Pipe Dreams

Richard Quinn

AS A TEENAGER, I wanted to be an architect. I took six years of mechanical drawing during junior and senior high school, and I was good at it, earning nearly all As.

At another time, in my 30s, I thought about becoming a lawyer. People told me I’d make a good one. A lawyer’s opinion seemed to carry more weight, even when the subject was unrelated to legal matters.

I also wanted to play a musical instrument. All my children played more than one in school, and a couple kept at it through college and after.

I often thought it would be cool to speak another language. I was always amazed that, throughout Europe, it’s hard to find someone who doesn’t speak English. Russia is the exception.

The thing is, I accomplished none of these goals, although in some parts of the U.S., I’ve been told speaking New Jersey is a foreign language. Same to you, Tex.

When I was in high school, I was advised to take general courses because I wasn’t going to college. That meant basic math, bookkeeping, typing, English, history and shop. You should see the copper ashtray and wooden salad bowl I made. Years later, I had to take remedial courses to begin college.

Not pursuing architecture may have been a good thing. My son started college in architecture and finished as a civil engineer—too much math for me.

Being a lawyer was a pipe dream. I doubt I had the necessary patience. Besides, after spending nine years of nights and weekends getting a bachelor’s degree, I was burned out. More years of night law school would have been too much for me, although I know at least two colleagues who managed it.

As far as playing an instrument goes, I never actually tried beyond a plastic trumpet at age 10—but I still think it would be cool. A couple of years ago, I met a woman in Starbucks who offered to teach me to play the bagpipes. I love to hear Amazing Grace played on the pipes. You need a lot of hot air for that instrument and, of course, that’s not me.

I toyed with going to Berlitz to learn a language. I even tried a language app on my iPad, but to no avail.

Here I am, going on 80, and I’ve achieved none of my youthful dreams. My quest after high school was to look for a job, any job, just as my father had done.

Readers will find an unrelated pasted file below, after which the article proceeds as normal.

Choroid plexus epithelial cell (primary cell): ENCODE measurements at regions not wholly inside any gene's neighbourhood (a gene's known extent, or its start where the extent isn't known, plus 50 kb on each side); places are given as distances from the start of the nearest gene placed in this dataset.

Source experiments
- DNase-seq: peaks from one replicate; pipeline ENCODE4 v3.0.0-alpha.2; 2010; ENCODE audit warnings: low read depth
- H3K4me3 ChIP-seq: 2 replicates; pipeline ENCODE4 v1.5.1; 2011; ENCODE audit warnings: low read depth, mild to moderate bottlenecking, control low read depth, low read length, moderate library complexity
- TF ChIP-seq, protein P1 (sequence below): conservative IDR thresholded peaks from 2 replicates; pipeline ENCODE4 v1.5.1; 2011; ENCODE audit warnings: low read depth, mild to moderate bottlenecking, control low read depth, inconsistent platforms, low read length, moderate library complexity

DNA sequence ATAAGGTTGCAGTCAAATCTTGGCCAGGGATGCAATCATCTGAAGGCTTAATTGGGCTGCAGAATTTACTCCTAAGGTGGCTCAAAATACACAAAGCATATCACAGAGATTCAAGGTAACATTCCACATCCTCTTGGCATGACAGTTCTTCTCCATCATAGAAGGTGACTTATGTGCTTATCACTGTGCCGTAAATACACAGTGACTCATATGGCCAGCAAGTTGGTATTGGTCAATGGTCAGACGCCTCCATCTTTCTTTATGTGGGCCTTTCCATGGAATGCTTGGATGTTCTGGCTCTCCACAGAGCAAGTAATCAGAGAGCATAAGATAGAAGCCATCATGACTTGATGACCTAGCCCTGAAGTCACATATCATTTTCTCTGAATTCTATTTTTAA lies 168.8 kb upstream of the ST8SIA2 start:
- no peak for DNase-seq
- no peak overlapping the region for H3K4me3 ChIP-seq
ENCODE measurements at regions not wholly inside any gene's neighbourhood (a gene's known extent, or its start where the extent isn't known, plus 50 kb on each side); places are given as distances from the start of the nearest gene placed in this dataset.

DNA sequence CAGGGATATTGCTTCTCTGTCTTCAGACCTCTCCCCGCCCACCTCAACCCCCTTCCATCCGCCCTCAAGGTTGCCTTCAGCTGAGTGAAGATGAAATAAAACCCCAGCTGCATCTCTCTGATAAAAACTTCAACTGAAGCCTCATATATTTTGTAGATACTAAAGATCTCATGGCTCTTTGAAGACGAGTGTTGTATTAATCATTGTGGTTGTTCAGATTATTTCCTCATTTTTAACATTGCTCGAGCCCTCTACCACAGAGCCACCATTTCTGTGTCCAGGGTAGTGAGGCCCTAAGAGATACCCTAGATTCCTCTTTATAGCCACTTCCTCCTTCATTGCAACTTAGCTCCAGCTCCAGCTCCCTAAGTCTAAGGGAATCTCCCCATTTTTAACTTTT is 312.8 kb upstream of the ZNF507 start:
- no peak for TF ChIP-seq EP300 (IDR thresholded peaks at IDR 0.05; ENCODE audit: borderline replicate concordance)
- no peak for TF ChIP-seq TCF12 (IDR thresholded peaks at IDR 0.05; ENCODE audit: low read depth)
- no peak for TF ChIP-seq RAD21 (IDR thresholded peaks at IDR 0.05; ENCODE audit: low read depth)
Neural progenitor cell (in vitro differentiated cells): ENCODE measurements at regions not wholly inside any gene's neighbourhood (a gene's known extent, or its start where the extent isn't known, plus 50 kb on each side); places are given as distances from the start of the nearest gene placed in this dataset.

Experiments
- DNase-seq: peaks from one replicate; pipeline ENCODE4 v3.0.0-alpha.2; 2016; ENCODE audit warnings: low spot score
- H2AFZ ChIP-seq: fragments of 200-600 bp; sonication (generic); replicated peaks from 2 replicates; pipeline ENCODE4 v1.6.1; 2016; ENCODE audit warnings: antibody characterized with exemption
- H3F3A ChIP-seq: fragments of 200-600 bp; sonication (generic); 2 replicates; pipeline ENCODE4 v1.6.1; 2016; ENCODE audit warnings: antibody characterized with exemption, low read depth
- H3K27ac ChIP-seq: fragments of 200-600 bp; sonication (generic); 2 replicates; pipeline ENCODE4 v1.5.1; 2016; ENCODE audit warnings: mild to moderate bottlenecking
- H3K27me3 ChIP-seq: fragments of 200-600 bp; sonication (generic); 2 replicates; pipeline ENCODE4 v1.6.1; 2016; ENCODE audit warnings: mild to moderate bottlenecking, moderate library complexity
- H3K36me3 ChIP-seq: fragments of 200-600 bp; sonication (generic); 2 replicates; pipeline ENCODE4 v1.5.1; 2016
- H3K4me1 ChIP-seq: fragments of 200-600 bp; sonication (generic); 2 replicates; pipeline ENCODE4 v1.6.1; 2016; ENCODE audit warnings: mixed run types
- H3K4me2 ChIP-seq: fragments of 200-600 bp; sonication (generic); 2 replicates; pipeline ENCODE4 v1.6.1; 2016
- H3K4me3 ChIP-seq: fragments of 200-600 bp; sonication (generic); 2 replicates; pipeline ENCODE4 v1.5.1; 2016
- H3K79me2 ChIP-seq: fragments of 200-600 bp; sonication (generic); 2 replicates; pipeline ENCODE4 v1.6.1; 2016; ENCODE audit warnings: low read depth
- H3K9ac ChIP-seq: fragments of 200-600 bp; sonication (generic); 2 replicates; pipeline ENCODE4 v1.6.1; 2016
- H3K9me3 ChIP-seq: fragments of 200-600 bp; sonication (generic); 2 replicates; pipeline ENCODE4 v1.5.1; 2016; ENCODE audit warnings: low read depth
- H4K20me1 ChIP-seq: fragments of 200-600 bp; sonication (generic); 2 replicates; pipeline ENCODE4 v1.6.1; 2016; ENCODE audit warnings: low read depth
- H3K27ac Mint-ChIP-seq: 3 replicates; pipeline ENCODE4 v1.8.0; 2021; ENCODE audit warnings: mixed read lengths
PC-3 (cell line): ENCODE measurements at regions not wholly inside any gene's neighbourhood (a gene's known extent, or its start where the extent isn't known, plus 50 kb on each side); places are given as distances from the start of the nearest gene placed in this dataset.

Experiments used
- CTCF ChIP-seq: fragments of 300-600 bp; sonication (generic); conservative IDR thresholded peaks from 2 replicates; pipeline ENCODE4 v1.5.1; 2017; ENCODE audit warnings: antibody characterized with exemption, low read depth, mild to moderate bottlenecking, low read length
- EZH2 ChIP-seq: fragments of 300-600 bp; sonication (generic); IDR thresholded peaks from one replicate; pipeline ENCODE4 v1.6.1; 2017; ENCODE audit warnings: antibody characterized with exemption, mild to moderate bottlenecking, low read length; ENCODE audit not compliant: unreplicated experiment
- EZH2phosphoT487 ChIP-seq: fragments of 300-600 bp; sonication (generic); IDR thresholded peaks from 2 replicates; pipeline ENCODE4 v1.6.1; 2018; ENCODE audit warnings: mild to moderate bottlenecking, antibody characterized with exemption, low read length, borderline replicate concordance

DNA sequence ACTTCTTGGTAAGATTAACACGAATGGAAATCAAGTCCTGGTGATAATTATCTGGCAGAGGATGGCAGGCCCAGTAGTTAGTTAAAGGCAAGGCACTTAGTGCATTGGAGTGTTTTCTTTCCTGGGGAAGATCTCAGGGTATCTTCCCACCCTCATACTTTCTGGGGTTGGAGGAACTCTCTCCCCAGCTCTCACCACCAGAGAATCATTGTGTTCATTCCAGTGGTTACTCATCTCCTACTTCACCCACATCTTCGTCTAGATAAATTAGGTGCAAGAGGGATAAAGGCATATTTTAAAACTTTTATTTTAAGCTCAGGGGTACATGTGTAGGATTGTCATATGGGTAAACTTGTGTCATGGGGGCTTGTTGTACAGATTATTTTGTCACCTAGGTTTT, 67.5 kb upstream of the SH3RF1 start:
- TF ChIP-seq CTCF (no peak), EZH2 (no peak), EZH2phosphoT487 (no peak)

Whose fault is this? My parents, who didn’t guide or encourage me, or my school counselors? Not my wife. She encouraged me to learn a language and said she would support me going—or at least trying—law school.

No, I’m responsible. I made all the decisions and excuses. I changed direction. I could have overcome every obstacle. I could have found a way, as many others do. But I didn’t.

By most measures, I did better than okay. I’m fortunate, but it could have turned out differently.

These days, many people claim to be victims. They’re told that opportunities are few, and that the system is rigged. Many Americans see only a bleak financial future, yet seem to do little about it.

Times are tough, people tell me. Really? Get out your history book and go back a century or more. Life in America—and the world—has been much more challenging. There have been multiple wars, financial collapses, depressions, high inflation and more.

Many of the great achievers who changed the world had to overcome physical or other obstacles. Many recovered from early failures, and most started with next to nothing.

Don’t let your dreams slip by, and don’t let anyone offer you excuses or tell you what you can’t do. Reject being a victim, and don’t blame the system. Don’t get derailed envying others, many of whom worked hard and overcame obstacles. More than anything else, it’s the decisions we make—or don’t make—that determine our life’s trajectory and financial security. And that’s a fact.

Richard Quinn blogs at Before retiring in 2010, Dick was a compensation and benefits executive. Follow him on Twitter @QuinnsComments and check out his earlier articles.

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